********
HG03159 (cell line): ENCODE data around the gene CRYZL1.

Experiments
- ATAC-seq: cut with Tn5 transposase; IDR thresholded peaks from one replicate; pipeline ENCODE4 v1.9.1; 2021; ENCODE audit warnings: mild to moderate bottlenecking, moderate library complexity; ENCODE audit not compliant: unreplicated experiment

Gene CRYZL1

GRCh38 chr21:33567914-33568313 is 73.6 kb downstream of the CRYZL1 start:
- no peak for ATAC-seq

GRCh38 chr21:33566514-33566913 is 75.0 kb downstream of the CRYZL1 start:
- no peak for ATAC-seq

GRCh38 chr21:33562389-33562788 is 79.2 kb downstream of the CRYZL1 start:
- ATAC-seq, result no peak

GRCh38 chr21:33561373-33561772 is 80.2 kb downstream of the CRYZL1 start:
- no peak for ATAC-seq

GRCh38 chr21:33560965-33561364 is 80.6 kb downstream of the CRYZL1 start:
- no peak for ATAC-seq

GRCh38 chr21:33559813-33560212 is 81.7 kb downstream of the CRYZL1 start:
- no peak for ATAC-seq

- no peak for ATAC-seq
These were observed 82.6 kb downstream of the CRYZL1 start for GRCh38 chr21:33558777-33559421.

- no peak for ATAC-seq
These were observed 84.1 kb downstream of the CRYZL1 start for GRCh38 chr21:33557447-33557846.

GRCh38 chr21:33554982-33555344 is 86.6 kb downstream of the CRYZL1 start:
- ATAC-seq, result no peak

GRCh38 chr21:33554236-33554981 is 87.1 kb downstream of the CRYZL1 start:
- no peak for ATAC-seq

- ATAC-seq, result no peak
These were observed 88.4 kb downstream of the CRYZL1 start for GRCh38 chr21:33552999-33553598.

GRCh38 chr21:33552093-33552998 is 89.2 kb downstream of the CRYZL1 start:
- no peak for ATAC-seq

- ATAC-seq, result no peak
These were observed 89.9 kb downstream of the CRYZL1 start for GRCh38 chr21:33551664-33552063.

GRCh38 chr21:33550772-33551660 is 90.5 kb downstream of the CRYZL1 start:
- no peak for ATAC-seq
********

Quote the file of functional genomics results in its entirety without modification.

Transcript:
HG03159 (cell line): ENCODE data around the gene CRYZL1.

Experiments
- ATAC-seq: cut with Tn5 transposase; IDR thresholded peaks from one replicate; pipeline ENCODE4 v1.9.1; 2021; ENCODE audit warnings: mild to moderate bottlenecking, moderate library complexity; ENCODE audit not compliant: unreplicated experiment

Gene CRYZL1

GRCh38 chr21:33567914-33568313 is 73.6 kb downstream of the CRYZL1 start:
- no peak for ATAC-seq

GRCh38 chr21:33566514-33566913 is 75.0 kb downstream of the CRYZL1 start:
- no peak for ATAC-seq

GRCh38 chr21:33562389-33562788 is 79.2 kb downstream of the CRYZL1 start:
- ATAC-seq, result no peak

GRCh38 chr21:33561373-33561772 is 80.2 kb downstream of the CRYZL1 start:
- no peak for ATAC-seq

GRCh38 chr21:33560965-33561364 is 80.6 kb downstream of the CRYZL1 start:
- no peak for ATAC-seq

GRCh38 chr21:33559813-33560212 is 81.7 kb downstream of the CRYZL1 start:
- no peak for ATAC-seq

- no peak for ATAC-seq
These were observed 82.6 kb downstream of the CRYZL1 start for GRCh38 chr21:33558777-33559421.

- no peak for ATAC-seq
These were observed 84.1 kb downstream of the CRYZL1 start for GRCh38 chr21:33557447-33557846.

GRCh38 chr21:33554982-33555344 is 86.6 kb downstream of the CRYZL1 start:
- ATAC-seq, result no peak

GRCh38 chr21:33554236-33554981 is 87.1 kb downstream of the CRYZL1 start:
- no peak for ATAC-seq

- ATAC-seq, result no peak
These were observed 88.4 kb downstream of the CRYZL1 start for GRCh38 chr21:33552999-33553598.

GRCh38 chr21:33552093-33552998 is 89.2 kb downstream of the CRYZL1 start:
- no peak for ATAC-seq

- ATAC-seq, result no peak
These were observed 89.9 kb downstream of the CRYZL1 start for GRCh38 chr21:33551664-33552063.

GRCh38 chr21:33550772-33551660 is 90.5 kb downstream of the CRYZL1 start:
- no peak for ATAC-seq